I referred to this news story as being potentially the archaeological story of the decade on twitter. Potentially is a good weasel word, but if Rehydroxylation Dating can be independently verified then it could be a more important form of dating than radiocarbon dating. The reason it’s so exciting is that this method will allow archaeologists to date pottery. A couple of warnings before I start. I am not a materials scientist so it’s possible that if something seems odd that’s me messing up the description. The other is I am not on the research team — I’ve merely emailed some questions.
Late Saxon Pottery, but how late? Photo (cc) Wessex Archaeology.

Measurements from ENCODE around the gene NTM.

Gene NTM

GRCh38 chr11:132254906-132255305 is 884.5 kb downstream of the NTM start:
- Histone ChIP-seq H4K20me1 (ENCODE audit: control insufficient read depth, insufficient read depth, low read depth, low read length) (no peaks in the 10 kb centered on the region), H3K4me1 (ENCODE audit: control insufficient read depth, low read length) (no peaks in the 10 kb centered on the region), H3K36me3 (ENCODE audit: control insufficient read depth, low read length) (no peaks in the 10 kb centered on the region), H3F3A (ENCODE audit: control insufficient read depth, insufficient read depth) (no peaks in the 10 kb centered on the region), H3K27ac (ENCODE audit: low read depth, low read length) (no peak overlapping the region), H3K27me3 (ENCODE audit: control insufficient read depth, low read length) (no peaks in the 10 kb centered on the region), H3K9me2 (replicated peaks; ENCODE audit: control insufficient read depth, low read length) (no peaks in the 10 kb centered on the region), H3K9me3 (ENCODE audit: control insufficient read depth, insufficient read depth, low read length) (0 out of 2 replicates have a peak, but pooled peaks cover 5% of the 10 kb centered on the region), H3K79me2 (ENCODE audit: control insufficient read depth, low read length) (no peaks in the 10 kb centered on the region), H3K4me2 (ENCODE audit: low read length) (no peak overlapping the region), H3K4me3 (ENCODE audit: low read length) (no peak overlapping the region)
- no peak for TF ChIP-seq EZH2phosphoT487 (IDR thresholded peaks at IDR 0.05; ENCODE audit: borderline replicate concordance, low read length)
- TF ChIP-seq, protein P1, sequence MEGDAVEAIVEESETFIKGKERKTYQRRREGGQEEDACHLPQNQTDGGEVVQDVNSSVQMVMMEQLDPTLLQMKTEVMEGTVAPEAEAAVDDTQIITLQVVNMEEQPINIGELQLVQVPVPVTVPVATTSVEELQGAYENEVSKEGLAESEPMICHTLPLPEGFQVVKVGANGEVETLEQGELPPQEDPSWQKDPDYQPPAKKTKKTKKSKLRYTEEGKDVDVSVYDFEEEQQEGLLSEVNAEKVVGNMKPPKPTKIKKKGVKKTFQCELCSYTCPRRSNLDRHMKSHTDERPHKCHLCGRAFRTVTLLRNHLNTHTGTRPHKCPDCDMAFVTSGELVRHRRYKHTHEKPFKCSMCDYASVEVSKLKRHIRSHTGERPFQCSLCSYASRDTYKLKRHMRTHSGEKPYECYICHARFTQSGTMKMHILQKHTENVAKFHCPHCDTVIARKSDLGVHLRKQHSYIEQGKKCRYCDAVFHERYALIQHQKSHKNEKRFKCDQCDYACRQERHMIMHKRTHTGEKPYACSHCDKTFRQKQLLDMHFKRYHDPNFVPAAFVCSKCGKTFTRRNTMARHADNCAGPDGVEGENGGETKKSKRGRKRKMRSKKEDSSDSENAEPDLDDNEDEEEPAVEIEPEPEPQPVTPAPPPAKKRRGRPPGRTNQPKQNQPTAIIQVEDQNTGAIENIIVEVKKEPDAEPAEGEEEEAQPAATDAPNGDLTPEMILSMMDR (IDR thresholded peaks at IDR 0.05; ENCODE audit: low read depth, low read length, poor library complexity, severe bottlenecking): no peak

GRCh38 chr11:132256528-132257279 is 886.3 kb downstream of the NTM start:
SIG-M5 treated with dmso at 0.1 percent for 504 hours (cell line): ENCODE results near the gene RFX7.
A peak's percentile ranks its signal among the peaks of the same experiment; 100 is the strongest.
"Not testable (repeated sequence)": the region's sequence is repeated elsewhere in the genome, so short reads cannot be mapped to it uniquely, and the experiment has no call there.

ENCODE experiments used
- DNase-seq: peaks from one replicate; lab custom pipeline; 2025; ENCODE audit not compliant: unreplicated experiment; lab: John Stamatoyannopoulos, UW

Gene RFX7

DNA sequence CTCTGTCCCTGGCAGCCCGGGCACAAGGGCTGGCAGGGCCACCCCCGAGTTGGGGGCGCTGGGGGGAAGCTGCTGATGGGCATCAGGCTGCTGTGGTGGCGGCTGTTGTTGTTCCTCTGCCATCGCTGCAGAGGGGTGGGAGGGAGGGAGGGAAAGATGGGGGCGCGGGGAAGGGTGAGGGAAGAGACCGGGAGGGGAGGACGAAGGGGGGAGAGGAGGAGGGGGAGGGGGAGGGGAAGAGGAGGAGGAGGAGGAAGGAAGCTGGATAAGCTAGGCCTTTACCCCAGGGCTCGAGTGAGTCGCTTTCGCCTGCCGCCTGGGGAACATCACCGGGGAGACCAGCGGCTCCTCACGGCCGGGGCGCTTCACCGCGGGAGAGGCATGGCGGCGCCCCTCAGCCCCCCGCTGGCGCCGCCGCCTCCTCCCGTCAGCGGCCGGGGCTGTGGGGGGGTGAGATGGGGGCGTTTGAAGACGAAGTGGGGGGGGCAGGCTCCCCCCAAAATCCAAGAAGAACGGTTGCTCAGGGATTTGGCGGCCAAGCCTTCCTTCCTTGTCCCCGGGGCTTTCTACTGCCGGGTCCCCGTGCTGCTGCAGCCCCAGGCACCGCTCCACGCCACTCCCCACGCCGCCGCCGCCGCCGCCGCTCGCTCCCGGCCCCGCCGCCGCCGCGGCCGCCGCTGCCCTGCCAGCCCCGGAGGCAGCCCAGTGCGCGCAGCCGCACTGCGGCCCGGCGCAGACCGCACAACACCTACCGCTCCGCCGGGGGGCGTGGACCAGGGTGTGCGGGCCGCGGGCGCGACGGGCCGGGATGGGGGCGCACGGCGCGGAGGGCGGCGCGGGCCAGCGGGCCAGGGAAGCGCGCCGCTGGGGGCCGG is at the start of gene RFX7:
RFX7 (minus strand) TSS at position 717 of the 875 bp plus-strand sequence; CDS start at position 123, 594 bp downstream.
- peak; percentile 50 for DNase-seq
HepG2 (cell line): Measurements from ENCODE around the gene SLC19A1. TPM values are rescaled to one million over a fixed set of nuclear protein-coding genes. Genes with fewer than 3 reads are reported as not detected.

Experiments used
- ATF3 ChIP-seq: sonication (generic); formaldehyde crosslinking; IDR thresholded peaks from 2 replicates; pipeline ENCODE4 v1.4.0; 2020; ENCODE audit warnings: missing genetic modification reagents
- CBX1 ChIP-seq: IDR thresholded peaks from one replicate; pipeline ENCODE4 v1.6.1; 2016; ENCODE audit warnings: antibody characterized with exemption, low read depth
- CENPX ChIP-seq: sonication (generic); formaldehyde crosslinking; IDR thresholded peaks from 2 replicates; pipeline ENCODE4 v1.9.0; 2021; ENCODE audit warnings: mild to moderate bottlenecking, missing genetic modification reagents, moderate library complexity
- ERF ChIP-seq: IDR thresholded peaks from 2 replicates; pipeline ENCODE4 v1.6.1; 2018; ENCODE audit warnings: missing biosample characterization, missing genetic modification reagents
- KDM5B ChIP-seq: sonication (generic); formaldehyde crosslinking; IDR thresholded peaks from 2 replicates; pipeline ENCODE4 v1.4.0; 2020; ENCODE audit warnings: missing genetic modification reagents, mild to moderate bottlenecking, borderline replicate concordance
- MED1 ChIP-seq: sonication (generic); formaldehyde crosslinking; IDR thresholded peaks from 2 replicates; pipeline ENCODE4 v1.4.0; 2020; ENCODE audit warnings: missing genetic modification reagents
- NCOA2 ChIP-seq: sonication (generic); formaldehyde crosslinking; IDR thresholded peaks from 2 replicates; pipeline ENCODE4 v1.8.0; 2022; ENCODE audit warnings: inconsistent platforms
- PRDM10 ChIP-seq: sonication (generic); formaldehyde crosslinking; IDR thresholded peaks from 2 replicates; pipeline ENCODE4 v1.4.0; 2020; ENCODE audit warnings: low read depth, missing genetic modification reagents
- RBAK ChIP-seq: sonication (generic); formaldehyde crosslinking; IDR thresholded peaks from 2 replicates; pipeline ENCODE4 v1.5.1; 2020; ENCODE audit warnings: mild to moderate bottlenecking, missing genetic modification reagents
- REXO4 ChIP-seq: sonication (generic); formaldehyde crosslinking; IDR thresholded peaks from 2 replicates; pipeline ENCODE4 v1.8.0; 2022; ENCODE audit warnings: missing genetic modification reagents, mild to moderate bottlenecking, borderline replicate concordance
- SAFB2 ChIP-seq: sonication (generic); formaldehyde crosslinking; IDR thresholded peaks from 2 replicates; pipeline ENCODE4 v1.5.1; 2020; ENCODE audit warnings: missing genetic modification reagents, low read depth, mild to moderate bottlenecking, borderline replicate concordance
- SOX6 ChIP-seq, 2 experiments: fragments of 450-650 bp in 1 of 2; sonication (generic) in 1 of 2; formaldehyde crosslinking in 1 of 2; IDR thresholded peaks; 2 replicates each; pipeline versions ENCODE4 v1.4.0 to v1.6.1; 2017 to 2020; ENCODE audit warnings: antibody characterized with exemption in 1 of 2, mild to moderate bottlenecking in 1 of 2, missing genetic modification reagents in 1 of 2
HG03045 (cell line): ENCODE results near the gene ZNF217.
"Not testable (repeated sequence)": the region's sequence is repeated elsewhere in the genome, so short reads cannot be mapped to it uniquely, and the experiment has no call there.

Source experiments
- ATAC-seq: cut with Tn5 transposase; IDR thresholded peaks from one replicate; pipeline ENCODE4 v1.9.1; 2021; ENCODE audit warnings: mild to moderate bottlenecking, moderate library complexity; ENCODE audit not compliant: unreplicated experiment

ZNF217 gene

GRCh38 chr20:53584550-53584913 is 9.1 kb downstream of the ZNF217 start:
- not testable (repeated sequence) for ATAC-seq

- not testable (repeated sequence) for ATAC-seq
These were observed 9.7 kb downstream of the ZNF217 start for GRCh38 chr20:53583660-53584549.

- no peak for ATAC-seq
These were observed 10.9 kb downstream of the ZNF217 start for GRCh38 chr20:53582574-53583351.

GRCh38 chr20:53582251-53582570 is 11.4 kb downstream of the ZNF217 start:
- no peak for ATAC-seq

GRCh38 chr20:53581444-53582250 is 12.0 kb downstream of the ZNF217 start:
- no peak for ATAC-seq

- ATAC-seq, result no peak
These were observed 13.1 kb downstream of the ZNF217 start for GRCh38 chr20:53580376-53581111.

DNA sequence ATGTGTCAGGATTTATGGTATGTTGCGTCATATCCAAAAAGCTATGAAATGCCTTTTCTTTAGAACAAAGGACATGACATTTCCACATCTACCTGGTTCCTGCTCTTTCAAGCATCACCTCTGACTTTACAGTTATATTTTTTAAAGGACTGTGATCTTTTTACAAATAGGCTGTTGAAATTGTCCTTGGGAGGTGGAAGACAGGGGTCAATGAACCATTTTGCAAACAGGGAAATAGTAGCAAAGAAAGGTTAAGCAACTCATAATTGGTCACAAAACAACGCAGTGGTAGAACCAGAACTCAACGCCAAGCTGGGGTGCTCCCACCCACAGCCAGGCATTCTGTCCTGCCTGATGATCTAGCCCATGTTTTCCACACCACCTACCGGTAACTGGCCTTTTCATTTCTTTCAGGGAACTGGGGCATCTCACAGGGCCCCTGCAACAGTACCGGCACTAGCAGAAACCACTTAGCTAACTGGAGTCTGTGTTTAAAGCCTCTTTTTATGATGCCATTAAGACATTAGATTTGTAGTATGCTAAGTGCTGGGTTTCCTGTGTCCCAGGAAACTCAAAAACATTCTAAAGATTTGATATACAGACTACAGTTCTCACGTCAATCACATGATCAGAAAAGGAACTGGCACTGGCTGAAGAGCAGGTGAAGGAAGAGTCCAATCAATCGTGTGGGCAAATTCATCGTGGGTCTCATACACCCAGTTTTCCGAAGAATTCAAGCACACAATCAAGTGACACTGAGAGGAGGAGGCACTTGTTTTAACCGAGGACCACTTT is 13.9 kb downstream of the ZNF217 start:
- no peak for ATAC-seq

Pottery and other ceramics make up most of the data that you’ll find on an archaeological site. Unfortunately there hasn’t been an easy way to directly date it. The most common way is by style. Pot types and technology come into and out of fashion. Terra sigillata, Samian Ware, is particularly good for this as styles turned over rapidly. However, that no help if all you have is a fragment of cruddy Iron Age pot. Another method would be by association with organic material. If you find some grain in the same strata, you can date that and by association when material was deposited in that strata. There are some problems. Radiocarbon will give you a range of dates rather than one date. This range can be quite wide and it’s prone to contamination. What would be useful would be a way of dating ceramics directly. You can do this with thermoluminesence, which uses natural radioactivity to give a date, but it’s complex and difficult so it’s rarely used. A team mainly based at Manchester University have announced that they can date ceramic materials, such as pottery, tile and brick, through a process called rehydroxylation. It seems to be simpler than both thermoluminesence and radiocarbon dating and much harder to accidentally contaminate. There are some impressive additional uses for the method which could make a lot of excavated material a lot more useful.